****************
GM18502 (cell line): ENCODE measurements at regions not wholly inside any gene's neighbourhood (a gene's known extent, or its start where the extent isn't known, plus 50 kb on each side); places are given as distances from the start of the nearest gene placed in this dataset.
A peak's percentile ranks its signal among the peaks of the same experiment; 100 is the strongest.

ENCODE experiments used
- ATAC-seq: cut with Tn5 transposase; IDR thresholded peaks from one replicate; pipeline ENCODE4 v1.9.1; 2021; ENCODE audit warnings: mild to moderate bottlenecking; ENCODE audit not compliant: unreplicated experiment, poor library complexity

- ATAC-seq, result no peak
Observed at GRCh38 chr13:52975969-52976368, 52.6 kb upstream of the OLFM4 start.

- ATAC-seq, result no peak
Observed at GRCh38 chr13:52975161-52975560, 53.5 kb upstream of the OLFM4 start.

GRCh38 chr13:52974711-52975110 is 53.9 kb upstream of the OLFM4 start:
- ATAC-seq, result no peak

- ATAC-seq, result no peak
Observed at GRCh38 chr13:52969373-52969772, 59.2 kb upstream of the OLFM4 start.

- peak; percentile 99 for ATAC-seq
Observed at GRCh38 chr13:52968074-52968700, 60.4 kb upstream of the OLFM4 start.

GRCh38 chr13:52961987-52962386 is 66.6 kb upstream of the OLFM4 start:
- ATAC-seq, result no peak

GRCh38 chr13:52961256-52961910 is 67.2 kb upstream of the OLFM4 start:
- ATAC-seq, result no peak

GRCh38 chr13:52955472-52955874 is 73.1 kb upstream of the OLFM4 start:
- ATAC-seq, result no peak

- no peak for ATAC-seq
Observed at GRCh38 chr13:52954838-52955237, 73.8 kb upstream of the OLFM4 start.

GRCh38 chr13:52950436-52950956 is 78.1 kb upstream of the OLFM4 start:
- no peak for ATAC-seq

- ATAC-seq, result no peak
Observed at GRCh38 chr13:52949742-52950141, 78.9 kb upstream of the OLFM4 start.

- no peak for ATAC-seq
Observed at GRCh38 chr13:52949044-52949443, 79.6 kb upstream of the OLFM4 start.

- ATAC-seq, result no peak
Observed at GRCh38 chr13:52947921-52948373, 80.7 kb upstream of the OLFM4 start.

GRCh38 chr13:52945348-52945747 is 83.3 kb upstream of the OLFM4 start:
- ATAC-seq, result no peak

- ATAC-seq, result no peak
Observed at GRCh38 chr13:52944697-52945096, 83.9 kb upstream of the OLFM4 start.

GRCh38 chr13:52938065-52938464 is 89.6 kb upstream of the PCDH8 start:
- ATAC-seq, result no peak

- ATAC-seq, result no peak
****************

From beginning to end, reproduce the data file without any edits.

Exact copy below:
GM18502 (cell line): ENCODE measurements at regions not wholly inside any gene's neighbourhood (a gene's known extent, or its start where the extent isn't known, plus 50 kb on each side); places are given as distances from the start of the nearest gene placed in this dataset.
A peak's percentile ranks its signal among the peaks of the same experiment; 100 is the strongest.

ENCODE experiments used
- ATAC-seq: cut with Tn5 transposase; IDR thresholded peaks from one replicate; pipeline ENCODE4 v1.9.1; 2021; ENCODE audit warnings: mild to moderate bottlenecking; ENCODE audit not compliant: unreplicated experiment, poor library complexity

- ATAC-seq, result no peak
Observed at GRCh38 chr13:52975969-52976368, 52.6 kb upstream of the OLFM4 start.

- ATAC-seq, result no peak
Observed at GRCh38 chr13:52975161-52975560, 53.5 kb upstream of the OLFM4 start.

GRCh38 chr13:52974711-52975110 is 53.9 kb upstream of the OLFM4 start:
- ATAC-seq, result no peak

- ATAC-seq, result no peak
Observed at GRCh38 chr13:52969373-52969772, 59.2 kb upstream of the OLFM4 start.

- peak; percentile 99 for ATAC-seq
Observed at GRCh38 chr13:52968074-52968700, 60.4 kb upstream of the OLFM4 start.

GRCh38 chr13:52961987-52962386 is 66.6 kb upstream of the OLFM4 start:
- ATAC-seq, result no peak

GRCh38 chr13:52961256-52961910 is 67.2 kb upstream of the OLFM4 start:
- ATAC-seq, result no peak

GRCh38 chr13:52955472-52955874 is 73.1 kb upstream of the OLFM4 start:
- ATAC-seq, result no peak

- no peak for ATAC-seq
Observed at GRCh38 chr13:52954838-52955237, 73.8 kb upstream of the OLFM4 start.

GRCh38 chr13:52950436-52950956 is 78.1 kb upstream of the OLFM4 start:
- no peak for ATAC-seq

- ATAC-seq, result no peak
Observed at GRCh38 chr13:52949742-52950141, 78.9 kb upstream of the OLFM4 start.

- no peak for ATAC-seq
Observed at GRCh38 chr13:52949044-52949443, 79.6 kb upstream of the OLFM4 start.

- ATAC-seq, result no peak
Observed at GRCh38 chr13:52947921-52948373, 80.7 kb upstream of the OLFM4 start.

GRCh38 chr13:52945348-52945747 is 83.3 kb upstream of the OLFM4 start:
- ATAC-seq, result no peak

- ATAC-seq, result no peak
Observed at GRCh38 chr13:52944697-52945096, 83.9 kb upstream of the OLFM4 start.

GRCh38 chr13:52938065-52938464 is 89.6 kb upstream of the PCDH8 start:
- ATAC-seq, result no peak

- ATAC-seq, result no peak